Observation car on ABT RailwayThe end carriage of the train has a delightfully ornate open observation platform. Several times the safety briefing emphasised the danger of opening the doors while the train was in motion, so it is not clear if the open platform is used.

Wooden trestle bridge on ABT RailwayNot all the bridges have been replaced with steel. One is a wooden trestle, which you can walk under.

Carrage couplings on ABT RailwayI have included some photos of the buffers and chain couplings, for those interested.

ABT Steam Locomotive on RackABT Steam locomotive The rack which is used on the steeper track is newly made, to the original design, but the rails are second hand, recovered from other Tasmanian rail lines.

Abt rack system.Close-up of the rack between the rails on the ABT railwayDriver checking the ABT LocomotiveDriver checking the oil in the ABT LocomotiveClose-up of ABT Locomotive

The rack and pinion is a complex mechanical device and must require considerable maintenance. Along with the staff needed to look after the passengers, it is not clear how the railway could be a paying proposition, even if full.

Tree fernApart from the railway and the river, there are the temperate plants to examine close up.

Bailey Bridge on ABT RailwayAs with most railway journeys it is rarely possible to observe the train itself, or where it is going, while on board. The commentary provided gave plenty of warning when there was a good view coming up and on which side. I was able to get a photo of the train crossing the bailey bridge.

King RiverAbt Steam locomotive However, the views of the river were frequent, as the train wound around the steep bank. It is difficult to imagine how the line was built with limited use of powered machinery.

Yellow tailings water mixing with black tannin water beside ABT railwayThe effects of mining can still be seen in the rivers, with the yellow water contaminated with mine tailings mixing with the black water naturally stained by the grass.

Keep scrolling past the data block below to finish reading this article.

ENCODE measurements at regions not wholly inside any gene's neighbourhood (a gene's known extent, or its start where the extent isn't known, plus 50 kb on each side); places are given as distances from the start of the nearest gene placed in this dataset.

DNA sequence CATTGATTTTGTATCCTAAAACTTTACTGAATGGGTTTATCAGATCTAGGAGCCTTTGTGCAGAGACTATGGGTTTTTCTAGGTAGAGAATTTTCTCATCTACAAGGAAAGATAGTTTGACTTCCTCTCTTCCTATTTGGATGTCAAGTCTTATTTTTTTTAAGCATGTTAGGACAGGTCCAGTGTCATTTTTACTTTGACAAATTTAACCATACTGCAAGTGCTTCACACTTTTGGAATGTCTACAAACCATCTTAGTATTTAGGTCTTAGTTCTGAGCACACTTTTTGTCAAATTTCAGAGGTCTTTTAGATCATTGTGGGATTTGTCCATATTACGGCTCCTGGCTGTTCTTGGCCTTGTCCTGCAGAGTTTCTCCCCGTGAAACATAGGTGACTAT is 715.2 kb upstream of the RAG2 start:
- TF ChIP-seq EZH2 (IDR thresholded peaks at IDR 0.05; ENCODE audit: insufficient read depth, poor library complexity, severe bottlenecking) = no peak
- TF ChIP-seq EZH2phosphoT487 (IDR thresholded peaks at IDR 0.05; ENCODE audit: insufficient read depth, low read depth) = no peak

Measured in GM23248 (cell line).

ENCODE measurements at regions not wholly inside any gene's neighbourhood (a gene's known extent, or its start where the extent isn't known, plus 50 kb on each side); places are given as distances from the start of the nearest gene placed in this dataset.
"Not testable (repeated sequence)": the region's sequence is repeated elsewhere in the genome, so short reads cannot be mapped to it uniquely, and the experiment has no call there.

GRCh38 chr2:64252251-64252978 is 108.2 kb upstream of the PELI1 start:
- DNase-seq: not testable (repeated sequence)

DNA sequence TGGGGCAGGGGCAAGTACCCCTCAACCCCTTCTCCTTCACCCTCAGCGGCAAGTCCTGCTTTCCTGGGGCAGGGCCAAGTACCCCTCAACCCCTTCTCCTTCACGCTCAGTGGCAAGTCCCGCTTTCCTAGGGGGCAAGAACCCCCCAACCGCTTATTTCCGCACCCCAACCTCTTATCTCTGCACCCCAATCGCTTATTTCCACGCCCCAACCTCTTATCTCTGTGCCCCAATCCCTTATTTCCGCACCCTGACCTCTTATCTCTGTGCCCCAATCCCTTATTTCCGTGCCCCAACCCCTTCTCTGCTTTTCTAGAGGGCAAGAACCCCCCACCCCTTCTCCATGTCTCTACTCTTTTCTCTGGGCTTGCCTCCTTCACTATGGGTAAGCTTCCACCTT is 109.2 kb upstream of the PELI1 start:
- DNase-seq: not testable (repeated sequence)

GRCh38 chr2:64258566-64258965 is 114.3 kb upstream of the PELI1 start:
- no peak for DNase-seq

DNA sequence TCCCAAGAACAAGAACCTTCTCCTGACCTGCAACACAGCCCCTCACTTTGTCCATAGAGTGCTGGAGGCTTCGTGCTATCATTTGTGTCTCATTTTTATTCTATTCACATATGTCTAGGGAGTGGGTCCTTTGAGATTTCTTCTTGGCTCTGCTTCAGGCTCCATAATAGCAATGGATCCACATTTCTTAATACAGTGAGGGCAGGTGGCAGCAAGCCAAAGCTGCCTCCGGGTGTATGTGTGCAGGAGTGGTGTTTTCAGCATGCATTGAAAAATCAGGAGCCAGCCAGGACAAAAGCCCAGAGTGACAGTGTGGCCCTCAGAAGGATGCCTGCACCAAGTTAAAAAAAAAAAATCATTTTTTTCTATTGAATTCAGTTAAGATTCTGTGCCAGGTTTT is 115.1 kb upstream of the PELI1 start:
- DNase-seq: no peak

ABT Locomotive at Queenstown stationQueenstown station interiorPassengers at Queenstown stationQueenstown station

The journey ends at the reconstructed Queenstown station. There is an excellent gift store in the station as well as a coffee shop.

The rail fare includes a bus ride back to Strahan.

The trip is half a day, but seems much longer and I fell asleep on the bus ride back. There are shorter trips during the peak tourist season. For those wanting a more adventurous experience there is "Piners and Miners" tour in a stretched Land Rover converted to run on and off the rail line.

Labels: , , , , ,

Monday, September 21, 2009

Strahan, Tasmania

Strahan Backpackers YHA Strahan was previously an important port for the mining at Queenstown, but is now a centre for fish farming and tourism. Strahan Backpackers YHA is on the edge of the town, about fifteen minutes walk along the waterfront to the main street. There are individual cabins set near the trees near a creek and bunk buildings for the more sociable.

You collect the key from the Discovery Caravan Park, down the road opposite the police station. There was a very elaborate WiFi antenna array on a pole in the middle of the YHA complex, but I was not able to get it to work (I had to sit in the caravan park office to get Internet access).